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I apologise that I cannot stay to the end of the debate because of another engagement, but I thank Liam McArthur for bringing the matter to the Parliament.
I realise that the arguments that could be marshalled against the principle of free parking, let alone free parking at an airport, are legion—pace the Scottish Green Party. Doubtless, some people will see special pleading at work in this debate, but I do not. I should declare an interest as someone whose decrepit car presently sits for three days a week rusting further outside Stornoway airport, but the issue is particularly significant to island communities, therefore I welcome the opportunity to discuss it.
As Liam McArthur said, a number of factors make the island airports different. First, they are not primarily used by tourists. Yes, some islanders leave their cars at the airport when they are on holiday, but my understanding is that the overwhelming majority of people who leave their cars at Stornoway airport do so because they have to travel off island with work or, in a large number of cases, they are going to hospital or visiting someone in hospital.
As the airports provide lifeline services that are essential for the islands to function as modern economies, another special factor is worth bearing in mind: the money that many islanders have to pay to get to the mainland unless they book many weeks in advance is the kind of money with which one could have a foreign holiday. For that reason, the threat to introduce car parking charges at island airports has a knock-on effect on economic development in the islands.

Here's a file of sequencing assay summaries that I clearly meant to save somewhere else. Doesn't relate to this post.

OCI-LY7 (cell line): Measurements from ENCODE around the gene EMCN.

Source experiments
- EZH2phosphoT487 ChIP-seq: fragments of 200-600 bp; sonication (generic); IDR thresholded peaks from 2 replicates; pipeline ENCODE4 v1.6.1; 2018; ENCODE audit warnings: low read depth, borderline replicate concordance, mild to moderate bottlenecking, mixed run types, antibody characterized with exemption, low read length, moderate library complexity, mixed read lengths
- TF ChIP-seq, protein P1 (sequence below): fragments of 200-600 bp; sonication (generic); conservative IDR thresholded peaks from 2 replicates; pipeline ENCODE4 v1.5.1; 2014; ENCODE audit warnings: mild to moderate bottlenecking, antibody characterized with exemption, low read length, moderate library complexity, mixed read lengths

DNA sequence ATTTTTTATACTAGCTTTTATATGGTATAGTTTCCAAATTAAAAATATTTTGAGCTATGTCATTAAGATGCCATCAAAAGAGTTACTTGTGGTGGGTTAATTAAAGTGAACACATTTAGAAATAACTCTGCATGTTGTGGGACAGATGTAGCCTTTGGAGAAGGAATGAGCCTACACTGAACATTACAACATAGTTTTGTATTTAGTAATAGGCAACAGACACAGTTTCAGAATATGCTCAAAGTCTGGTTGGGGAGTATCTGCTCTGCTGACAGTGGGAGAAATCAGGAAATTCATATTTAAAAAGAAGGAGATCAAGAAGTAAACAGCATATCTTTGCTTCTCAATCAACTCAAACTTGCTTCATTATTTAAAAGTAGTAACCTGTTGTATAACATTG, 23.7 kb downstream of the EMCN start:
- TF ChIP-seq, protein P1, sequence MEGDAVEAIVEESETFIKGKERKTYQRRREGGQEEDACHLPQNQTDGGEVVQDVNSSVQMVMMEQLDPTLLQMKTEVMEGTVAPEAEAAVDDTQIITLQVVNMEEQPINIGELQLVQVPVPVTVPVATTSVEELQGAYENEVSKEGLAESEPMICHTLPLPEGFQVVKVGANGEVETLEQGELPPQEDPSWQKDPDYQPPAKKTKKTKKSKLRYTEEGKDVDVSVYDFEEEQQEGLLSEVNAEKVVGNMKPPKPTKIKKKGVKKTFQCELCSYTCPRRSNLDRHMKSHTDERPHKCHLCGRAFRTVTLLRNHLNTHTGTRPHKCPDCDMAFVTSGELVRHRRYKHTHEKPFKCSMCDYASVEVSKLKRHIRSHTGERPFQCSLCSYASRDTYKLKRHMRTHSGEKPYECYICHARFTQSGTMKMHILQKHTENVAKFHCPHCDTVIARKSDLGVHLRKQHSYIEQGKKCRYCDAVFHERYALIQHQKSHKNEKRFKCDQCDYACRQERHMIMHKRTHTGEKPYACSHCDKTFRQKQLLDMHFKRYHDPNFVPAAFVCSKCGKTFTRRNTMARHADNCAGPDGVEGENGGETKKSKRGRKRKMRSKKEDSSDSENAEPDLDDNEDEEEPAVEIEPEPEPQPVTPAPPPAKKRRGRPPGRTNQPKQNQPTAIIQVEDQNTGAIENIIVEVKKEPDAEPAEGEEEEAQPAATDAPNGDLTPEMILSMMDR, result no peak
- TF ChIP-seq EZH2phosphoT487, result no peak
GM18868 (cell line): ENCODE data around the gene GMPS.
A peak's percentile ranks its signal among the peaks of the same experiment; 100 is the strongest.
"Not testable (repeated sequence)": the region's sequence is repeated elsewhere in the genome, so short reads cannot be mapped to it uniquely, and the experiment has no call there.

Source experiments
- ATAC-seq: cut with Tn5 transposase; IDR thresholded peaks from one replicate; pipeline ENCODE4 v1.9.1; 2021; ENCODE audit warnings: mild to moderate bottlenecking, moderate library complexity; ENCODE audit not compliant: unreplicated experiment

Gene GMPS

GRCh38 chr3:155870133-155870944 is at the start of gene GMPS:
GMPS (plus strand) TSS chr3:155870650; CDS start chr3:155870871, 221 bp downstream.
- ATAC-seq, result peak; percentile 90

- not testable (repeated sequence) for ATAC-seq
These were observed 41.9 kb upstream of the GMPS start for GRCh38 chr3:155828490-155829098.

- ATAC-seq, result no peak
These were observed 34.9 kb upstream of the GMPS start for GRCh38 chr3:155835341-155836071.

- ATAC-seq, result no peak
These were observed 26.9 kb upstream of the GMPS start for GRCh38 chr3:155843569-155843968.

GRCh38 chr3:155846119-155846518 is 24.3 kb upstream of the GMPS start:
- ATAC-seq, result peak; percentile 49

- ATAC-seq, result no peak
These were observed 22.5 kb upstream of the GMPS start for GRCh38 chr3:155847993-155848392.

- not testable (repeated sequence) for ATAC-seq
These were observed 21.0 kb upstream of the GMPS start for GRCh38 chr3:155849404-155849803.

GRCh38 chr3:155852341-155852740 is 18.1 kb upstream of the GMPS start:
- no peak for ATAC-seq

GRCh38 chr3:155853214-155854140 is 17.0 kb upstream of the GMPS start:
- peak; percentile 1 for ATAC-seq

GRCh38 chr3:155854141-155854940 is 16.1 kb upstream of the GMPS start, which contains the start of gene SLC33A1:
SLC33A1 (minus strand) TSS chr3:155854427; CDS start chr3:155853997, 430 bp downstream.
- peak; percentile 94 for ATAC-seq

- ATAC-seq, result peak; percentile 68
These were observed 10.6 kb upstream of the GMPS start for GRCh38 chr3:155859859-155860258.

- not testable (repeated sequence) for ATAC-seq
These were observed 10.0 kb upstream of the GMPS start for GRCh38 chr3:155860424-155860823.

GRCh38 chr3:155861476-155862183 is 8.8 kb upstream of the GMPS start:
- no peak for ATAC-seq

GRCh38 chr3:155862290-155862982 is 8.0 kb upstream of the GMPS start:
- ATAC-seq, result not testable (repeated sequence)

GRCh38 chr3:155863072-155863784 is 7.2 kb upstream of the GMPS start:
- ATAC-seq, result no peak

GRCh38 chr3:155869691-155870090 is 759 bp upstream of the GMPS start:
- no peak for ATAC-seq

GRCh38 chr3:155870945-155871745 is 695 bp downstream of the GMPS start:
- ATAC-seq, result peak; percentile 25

I recognise the harsh realities under which HIAL operates and the constraints that are upon it, like the rest of the country. I also recognise its willingness to consider, in many cases, the option of paying for better bus services to its airports to connect with flights. However, I would be lying if I said that a bus between Stornoway and Stornoway airport would be likely to tempt me out of my car unless it could be shown that there was a convincing way of getting the 8 miles from my house to Stornoway by public transport in time to connect with that bus.
I live relatively close to an airport, but the situation for many other islanders—who live further afield and have two or three buses a day to choose from—is unpromising. Alternatively, if the proposal is that I should drive to town and then get the bus from town to the airport, I hope that a new park and ride-sized car park is being built somewhere in Stornoway to facilitate that.
Those are the realities of transport in all island communities. For all those reasons, although I recognise the difficulties that HIAL faces, I share Liam McArthur's hope that consultation on the matter will be genuine and far reaching and that the issues that I and others have mentioned will be to the fore in HIAL's mind. I hope that the daily challenges that islanders face—whether they be in Orkney, Shetland or the Western Isles—are acknowledged. I have made my own views on the matter known to HIAL, as have other island members.
I thank Liam McArthur again for bringing the matter to the Parliament and trust that other islanders will now engage actively with the consultation and make their views known.